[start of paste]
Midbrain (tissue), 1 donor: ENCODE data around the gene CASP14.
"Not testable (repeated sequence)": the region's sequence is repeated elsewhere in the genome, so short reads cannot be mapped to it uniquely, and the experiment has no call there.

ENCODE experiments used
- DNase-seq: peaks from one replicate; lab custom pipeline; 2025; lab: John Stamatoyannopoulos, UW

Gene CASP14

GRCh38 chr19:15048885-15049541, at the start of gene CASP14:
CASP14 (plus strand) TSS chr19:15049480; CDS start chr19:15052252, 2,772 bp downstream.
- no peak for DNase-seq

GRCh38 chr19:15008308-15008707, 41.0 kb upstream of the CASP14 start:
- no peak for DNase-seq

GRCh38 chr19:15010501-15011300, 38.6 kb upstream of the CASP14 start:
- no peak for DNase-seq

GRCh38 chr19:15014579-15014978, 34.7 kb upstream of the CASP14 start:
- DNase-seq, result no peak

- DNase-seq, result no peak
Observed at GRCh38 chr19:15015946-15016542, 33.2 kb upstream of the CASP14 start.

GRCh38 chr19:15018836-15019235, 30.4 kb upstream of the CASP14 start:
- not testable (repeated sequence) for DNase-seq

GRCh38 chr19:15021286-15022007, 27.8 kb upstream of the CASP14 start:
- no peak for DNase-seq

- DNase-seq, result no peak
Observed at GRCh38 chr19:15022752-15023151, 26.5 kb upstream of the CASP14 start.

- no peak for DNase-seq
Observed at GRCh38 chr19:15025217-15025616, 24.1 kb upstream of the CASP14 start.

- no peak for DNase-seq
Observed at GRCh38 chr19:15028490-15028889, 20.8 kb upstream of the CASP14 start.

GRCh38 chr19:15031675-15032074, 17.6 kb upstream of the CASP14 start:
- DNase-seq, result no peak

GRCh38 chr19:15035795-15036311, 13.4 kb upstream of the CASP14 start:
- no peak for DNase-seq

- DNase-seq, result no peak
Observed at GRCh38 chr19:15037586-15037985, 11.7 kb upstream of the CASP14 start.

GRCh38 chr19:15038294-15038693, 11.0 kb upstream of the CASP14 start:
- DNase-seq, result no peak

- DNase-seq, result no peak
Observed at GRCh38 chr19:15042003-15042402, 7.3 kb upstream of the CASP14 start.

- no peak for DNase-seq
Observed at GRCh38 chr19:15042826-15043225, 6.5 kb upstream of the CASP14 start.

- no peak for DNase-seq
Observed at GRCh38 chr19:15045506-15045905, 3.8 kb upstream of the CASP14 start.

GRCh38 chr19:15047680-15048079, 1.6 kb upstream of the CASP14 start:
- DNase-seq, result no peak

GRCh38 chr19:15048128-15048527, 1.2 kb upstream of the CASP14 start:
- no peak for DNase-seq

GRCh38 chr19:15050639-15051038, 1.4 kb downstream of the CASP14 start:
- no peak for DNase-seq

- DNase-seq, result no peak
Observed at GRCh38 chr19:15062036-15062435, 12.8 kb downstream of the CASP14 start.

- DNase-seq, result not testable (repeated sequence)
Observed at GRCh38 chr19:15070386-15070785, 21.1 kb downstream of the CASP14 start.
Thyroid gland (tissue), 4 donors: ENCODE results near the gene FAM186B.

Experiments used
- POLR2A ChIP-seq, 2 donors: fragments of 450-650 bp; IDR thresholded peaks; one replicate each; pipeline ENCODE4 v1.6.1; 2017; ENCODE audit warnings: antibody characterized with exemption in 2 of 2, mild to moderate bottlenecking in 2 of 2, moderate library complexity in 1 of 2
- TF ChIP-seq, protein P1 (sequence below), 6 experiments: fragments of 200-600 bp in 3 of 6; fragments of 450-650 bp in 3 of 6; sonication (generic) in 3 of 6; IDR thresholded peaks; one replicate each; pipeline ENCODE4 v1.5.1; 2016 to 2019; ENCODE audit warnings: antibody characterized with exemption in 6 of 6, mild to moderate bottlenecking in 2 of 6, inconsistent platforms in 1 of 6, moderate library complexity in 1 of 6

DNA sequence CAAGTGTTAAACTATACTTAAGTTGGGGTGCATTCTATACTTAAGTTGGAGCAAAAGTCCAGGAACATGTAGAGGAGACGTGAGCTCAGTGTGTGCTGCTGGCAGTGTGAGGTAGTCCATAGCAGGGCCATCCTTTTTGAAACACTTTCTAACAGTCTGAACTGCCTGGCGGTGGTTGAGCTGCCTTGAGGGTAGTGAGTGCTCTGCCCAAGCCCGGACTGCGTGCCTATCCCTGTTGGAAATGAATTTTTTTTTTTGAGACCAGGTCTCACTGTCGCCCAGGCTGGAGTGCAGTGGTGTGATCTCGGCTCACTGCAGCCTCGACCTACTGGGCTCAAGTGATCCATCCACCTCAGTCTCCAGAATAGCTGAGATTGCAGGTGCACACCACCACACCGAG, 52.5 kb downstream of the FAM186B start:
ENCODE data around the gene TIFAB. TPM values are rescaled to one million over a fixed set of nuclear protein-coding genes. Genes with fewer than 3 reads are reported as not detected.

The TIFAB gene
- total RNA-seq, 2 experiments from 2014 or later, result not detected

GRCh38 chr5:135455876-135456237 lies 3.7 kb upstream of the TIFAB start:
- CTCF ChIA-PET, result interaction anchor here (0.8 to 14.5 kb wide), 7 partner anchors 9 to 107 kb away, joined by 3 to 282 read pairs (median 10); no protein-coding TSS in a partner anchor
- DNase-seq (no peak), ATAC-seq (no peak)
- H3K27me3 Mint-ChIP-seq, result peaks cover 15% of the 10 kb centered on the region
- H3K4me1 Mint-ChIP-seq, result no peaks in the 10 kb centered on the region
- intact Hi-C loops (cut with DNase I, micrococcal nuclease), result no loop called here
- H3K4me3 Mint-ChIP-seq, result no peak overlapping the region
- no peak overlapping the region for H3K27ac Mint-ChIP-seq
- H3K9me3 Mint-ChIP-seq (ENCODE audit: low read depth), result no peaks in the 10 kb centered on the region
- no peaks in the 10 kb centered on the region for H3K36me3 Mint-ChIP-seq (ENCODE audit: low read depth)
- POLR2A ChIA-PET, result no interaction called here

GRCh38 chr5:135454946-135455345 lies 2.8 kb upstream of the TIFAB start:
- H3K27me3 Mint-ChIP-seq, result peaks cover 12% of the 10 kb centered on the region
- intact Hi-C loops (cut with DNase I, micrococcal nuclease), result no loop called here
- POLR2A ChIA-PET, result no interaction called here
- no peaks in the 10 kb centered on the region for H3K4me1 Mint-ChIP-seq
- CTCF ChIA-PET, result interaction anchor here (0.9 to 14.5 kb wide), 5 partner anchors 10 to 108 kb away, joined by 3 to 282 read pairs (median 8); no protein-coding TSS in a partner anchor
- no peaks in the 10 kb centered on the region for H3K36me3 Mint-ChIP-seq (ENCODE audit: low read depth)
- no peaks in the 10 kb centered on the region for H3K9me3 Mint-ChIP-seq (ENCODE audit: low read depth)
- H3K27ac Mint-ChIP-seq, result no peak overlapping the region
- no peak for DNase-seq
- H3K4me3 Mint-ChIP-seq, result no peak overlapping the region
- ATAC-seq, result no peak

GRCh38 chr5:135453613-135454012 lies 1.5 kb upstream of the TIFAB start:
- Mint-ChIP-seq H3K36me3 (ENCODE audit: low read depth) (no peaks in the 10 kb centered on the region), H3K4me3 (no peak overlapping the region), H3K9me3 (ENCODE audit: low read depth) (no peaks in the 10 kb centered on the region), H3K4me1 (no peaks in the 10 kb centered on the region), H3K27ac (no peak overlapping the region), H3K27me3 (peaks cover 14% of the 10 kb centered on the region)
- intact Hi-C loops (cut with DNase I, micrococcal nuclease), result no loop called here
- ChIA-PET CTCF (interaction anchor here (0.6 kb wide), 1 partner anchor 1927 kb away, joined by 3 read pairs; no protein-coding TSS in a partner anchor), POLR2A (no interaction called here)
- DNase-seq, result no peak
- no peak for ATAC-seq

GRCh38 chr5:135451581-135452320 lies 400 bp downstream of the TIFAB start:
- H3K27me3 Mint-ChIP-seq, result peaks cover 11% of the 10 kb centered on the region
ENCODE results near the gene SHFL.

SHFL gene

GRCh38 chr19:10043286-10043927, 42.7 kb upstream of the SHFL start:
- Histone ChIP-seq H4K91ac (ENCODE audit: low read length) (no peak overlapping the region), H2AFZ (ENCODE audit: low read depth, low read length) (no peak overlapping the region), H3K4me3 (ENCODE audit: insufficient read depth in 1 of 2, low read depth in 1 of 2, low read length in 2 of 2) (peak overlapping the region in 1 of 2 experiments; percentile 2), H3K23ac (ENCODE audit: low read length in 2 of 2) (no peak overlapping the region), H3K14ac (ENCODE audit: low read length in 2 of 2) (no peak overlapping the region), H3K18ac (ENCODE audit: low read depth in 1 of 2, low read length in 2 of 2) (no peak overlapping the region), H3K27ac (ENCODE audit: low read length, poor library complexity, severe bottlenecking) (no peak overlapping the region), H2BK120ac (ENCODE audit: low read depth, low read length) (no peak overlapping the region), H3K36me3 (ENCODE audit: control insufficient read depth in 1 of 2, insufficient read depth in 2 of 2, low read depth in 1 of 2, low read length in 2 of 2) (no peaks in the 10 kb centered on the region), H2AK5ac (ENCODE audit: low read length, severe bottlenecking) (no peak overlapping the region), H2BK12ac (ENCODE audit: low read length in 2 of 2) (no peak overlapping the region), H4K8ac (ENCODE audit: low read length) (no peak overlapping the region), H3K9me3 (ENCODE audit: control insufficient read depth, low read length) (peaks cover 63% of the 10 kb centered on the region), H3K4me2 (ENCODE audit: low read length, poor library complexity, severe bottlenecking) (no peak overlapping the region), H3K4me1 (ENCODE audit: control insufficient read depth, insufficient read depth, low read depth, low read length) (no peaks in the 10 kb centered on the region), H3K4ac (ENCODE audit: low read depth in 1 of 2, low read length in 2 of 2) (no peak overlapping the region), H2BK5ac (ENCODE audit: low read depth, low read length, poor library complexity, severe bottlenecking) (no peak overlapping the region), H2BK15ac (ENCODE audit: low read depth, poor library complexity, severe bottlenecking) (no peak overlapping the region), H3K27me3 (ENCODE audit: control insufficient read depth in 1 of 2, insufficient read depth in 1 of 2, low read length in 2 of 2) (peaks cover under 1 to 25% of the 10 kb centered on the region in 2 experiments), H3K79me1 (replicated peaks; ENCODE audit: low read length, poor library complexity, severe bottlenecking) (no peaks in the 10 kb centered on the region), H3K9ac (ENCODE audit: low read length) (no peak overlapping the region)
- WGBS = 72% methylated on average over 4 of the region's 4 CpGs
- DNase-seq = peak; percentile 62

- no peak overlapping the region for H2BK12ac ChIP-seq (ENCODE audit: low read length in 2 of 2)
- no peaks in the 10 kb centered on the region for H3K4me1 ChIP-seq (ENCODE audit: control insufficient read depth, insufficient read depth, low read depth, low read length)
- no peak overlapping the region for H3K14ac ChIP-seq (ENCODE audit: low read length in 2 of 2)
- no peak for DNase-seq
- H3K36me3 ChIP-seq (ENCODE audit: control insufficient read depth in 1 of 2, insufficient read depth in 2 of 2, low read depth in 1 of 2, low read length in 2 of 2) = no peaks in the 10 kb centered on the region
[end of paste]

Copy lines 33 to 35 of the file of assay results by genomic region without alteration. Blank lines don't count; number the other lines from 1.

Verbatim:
GRCh38 chr19:15038294-15038693, 11.0 kb upstream of the CASP14 start:
- DNase-seq, result no peak

- DNase-seq, result no peak